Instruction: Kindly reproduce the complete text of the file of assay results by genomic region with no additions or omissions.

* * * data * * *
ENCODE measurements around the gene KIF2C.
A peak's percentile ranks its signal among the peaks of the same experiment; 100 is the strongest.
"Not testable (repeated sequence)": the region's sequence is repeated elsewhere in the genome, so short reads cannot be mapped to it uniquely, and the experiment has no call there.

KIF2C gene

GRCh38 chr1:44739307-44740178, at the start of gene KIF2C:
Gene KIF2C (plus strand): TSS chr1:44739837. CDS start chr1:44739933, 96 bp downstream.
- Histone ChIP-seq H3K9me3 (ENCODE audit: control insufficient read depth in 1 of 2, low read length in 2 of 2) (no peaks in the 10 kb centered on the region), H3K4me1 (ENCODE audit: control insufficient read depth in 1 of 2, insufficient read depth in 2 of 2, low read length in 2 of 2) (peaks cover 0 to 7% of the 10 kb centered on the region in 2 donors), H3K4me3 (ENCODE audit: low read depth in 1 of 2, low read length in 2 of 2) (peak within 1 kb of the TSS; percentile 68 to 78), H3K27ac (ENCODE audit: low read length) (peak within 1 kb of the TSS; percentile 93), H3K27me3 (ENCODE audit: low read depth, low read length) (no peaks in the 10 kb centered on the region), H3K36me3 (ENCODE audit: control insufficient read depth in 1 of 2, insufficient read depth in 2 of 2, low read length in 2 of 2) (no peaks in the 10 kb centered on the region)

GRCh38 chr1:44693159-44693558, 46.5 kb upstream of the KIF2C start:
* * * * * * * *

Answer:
ENCODE measurements around the gene KIF2C.
A peak's percentile ranks its signal among the peaks of the same experiment; 100 is the strongest.
"Not testable (repeated sequence)": the region's sequence is repeated elsewhere in the genome, so short reads cannot be mapped to it uniquely, and the experiment has no call there.

KIF2C gene

GRCh38 chr1:44739307-44740178, at the start of gene KIF2C:
Gene KIF2C (plus strand): TSS chr1:44739837. CDS start chr1:44739933, 96 bp downstream.
- Histone ChIP-seq H3K9me3 (ENCODE audit: control insufficient read depth in 1 of 2, low read length in 2 of 2) (no peaks in the 10 kb centered on the region), H3K4me1 (ENCODE audit: control insufficient read depth in 1 of 2, insufficient read depth in 2 of 2, low read length in 2 of 2) (peaks cover 0 to 7% of the 10 kb centered on the region in 2 donors), H3K4me3 (ENCODE audit: low read depth in 1 of 2, low read length in 2 of 2) (peak within 1 kb of the TSS; percentile 68 to 78), H3K27ac (ENCODE audit: low read length) (peak within 1 kb of the TSS; percentile 93), H3K27me3 (ENCODE audit: low read depth, low read length) (no peaks in the 10 kb centered on the region), H3K36me3 (ENCODE audit: control insufficient read depth in 1 of 2, insufficient read depth in 2 of 2, low read length in 2 of 2) (no peaks in the 10 kb centered on the region)

GRCh38 chr1:44693159-44693558, 46.5 kb upstream of the KIF2C start: